MAE Seminar: Blended Wing Body Technology Readiness

McDonnell Douglas Engineering Auditorium (MDEA)
Robert H. Liebeck

Senior Fellow, The Boeing Company
Adjunct Professor, UC Irvine

Abstract:  The Blended Wing Body (BWB) is an advanced configuration concept for a subsonic transport that has been under development at Boeing for the past several years. Compared to a conventional tube and wing configuration, a BWB offers a 20% reduction in fuel burn and airport noise 50 dB below Stage III. However, the BWB brings two primary technical challenges: robust flight mechanics of a tailless configuration, and creation of a light-weight structure for a flat-sided pressure vessel. A description of the successful resolution of both challenges is presented.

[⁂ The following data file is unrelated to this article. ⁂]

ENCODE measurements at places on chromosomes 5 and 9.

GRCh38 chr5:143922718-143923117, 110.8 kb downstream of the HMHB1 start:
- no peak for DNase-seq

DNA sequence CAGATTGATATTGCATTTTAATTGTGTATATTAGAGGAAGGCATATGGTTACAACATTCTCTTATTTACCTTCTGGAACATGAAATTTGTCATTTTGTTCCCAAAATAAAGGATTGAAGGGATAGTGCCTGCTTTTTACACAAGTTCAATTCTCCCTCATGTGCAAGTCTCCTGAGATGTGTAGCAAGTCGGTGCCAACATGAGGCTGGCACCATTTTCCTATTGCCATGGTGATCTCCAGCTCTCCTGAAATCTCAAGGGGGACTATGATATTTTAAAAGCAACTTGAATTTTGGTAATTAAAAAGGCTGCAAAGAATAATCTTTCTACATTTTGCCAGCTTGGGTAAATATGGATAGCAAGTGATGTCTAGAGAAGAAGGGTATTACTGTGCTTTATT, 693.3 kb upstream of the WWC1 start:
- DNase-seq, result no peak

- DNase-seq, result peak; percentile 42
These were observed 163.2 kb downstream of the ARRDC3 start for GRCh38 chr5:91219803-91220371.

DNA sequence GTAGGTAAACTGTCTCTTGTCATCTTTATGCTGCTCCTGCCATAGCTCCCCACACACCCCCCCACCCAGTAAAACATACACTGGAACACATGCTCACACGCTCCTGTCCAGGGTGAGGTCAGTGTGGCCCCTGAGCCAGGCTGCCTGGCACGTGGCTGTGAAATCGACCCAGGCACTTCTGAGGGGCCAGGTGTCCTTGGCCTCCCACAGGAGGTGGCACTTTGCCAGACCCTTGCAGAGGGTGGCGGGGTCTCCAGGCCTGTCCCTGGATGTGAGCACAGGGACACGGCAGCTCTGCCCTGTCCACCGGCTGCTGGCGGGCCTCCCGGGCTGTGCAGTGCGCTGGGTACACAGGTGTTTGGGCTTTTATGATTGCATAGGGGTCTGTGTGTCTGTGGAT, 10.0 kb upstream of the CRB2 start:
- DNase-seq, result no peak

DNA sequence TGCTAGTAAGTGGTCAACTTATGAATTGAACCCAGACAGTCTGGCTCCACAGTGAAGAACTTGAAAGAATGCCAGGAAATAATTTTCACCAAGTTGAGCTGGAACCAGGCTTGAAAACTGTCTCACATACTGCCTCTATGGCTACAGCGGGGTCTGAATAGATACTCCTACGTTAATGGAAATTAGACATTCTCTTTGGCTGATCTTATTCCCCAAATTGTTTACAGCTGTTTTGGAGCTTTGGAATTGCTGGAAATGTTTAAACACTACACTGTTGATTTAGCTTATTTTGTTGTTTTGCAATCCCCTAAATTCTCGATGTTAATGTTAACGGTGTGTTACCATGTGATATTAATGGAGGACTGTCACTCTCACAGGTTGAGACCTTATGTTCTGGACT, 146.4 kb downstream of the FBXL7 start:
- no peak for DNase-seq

Bio:  Robert H. Liebeck's contributions to wing design and the design of airplanes from high-altitude aircraft to subsonic transports impact many forms of air transportation today. In his 58 years at Boeing, he has served as program manager on several advanced-concept airplane programs. He has an extensive list of technical publications, and his airfoil work is discussed in several textbooks on aerodynamics. He attained world recognition starting in the 1970s with his novel designs for high-lift “Liebeck airfoils.” As a world-renowned authority in the fields of aerodynamics and aircrafts design, Liebeck is a cocreator of the Blended-Wing-Body (BWB) subsonic transport airplane. In turn, he manages the BWB Program at Boeing, leading to the development of a 500-passenger flying-wing subsonic transport aircraft that offers the potential for a 30% reduction in fuel burn when compared to today's conventional tube and wing airplane configurations. The BWB X-48B, a subscale prototype with a 21-foot wingspan, is undergoing development by Boeing in collaboration with NASA. Liebeck also holds the positions of adjunct professor at UC Irvine, where he teaches courses in aerodynamics, flight mechanics and airplane design; and Professor of the Practice of Aeronautics at Massachusetts Institute of Technology. As a consultant, he has designed wings for racing cars that won in Indianapolis 500 and Formula One races, and his wing was recently selected for the NASCAR "Car of Tomorrow." He also designed the keel section for the yacht that won the America's Cup in 1991, and the wing for a World Championship aerobatic airplane. Liebeck received the Daniel Guggenheim Medal in 2010, one of the most prestigious awards in aviation. He is a member of the National Academy of Engineering, a Boeing Senior Technical Fellow, AIAA Honorary Fellow, and a fellow of the Royal Aeronautical Society. He is a recipient of the AIAA Aerodynamics Award, AIAA Aircraft Design Award, AIAA Wright Brothers Lectureship in Aeronautics, AIAA Dryden Lectureship, ASME Spirit of St. Louis Medal, and ICAS Award for Innovation in Aeronautics. In November 2019, Liebeck will be inducted into the International Air & Space Hall of Fame of the San Diego Air & Space Museum.

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